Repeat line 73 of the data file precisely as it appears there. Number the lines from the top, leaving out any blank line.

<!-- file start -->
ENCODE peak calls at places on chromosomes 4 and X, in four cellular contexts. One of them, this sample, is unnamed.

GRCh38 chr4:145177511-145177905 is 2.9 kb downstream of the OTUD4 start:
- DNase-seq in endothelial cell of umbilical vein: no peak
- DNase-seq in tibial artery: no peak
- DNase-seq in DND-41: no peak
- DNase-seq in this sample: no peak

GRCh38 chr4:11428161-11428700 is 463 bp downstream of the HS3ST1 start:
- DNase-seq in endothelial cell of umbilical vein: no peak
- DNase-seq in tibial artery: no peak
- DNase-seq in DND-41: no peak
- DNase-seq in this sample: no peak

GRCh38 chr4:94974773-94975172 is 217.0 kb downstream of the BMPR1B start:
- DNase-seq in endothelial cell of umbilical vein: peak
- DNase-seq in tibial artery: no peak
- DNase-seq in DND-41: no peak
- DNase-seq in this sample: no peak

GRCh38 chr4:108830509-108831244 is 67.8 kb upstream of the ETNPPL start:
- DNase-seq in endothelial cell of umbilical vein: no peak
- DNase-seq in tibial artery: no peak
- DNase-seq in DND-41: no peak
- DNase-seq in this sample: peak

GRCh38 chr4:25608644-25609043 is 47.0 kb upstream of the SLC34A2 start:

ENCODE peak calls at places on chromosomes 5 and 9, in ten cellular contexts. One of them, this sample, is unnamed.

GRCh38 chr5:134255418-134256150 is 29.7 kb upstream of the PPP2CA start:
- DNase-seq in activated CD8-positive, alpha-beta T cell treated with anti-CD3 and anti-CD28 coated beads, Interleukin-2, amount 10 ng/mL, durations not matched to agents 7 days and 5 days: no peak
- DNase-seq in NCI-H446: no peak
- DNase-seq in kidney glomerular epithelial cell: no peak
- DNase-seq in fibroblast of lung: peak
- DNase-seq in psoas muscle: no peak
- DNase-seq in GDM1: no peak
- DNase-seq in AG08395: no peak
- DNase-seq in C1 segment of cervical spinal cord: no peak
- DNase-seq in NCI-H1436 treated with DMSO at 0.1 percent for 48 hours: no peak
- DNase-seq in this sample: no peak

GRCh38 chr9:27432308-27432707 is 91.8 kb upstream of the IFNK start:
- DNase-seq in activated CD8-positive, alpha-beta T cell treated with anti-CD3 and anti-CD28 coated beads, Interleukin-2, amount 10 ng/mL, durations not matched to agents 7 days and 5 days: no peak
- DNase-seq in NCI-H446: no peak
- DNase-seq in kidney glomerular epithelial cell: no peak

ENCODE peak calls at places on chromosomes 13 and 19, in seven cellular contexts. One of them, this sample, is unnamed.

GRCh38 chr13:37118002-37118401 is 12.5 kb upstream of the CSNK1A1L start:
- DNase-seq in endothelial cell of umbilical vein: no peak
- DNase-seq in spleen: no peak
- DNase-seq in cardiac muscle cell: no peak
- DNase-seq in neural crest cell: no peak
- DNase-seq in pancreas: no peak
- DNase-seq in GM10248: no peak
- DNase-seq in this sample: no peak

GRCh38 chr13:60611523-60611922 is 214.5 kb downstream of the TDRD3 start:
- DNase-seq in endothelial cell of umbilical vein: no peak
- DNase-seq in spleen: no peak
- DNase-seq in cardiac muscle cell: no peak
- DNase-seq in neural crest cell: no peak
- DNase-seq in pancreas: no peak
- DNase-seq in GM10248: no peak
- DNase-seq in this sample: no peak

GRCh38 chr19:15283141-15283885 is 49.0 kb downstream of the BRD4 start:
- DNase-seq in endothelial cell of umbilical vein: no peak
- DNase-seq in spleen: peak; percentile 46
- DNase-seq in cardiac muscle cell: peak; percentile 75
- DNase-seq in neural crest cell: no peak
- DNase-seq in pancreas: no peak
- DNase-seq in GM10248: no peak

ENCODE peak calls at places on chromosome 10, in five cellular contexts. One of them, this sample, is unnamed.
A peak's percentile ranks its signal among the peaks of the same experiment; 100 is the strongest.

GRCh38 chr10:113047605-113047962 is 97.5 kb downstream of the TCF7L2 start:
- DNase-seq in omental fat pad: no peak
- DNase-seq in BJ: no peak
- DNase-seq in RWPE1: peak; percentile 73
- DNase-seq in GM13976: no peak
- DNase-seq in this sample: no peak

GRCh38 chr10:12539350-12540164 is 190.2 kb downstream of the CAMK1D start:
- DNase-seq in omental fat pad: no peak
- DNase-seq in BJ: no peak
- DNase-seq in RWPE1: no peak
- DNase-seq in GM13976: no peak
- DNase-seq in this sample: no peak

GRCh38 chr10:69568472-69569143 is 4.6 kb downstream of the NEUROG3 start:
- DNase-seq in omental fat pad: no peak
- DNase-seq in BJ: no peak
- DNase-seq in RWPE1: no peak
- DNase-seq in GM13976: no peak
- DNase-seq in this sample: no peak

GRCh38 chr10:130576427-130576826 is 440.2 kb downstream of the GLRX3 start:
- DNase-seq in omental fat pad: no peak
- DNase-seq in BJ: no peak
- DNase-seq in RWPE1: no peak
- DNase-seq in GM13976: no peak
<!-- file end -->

- DNase-seq in BJ: no peak